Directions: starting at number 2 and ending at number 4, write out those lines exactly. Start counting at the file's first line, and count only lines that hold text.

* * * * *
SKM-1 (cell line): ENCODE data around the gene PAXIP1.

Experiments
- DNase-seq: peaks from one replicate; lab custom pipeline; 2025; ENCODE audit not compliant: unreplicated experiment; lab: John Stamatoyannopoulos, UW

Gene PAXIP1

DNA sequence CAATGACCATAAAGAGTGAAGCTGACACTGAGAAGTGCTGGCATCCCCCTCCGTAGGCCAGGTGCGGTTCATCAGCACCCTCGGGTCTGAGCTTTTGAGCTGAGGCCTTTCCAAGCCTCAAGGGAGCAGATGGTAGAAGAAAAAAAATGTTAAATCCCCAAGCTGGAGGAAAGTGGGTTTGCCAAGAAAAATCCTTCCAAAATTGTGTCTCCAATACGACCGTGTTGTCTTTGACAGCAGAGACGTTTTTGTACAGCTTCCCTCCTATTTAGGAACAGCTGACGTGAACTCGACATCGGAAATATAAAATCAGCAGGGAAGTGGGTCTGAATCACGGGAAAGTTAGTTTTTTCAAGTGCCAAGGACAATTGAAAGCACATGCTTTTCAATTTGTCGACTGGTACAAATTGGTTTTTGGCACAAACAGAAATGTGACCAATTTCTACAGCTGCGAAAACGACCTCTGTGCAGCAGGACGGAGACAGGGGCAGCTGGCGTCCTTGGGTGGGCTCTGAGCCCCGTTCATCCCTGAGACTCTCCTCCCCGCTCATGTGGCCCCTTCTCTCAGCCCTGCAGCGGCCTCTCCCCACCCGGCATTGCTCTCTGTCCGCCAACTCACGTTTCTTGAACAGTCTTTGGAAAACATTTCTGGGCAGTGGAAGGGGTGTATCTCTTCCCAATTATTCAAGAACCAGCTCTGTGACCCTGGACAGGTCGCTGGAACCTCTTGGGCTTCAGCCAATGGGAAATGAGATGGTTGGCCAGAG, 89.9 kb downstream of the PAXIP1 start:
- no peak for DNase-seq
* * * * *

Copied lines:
Experiments
- DNase-seq: peaks from one replicate; lab custom pipeline; 2025; ENCODE audit not compliant: unreplicated experiment; lab: John Stamatoyannopoulos, UW

Gene PAXIP1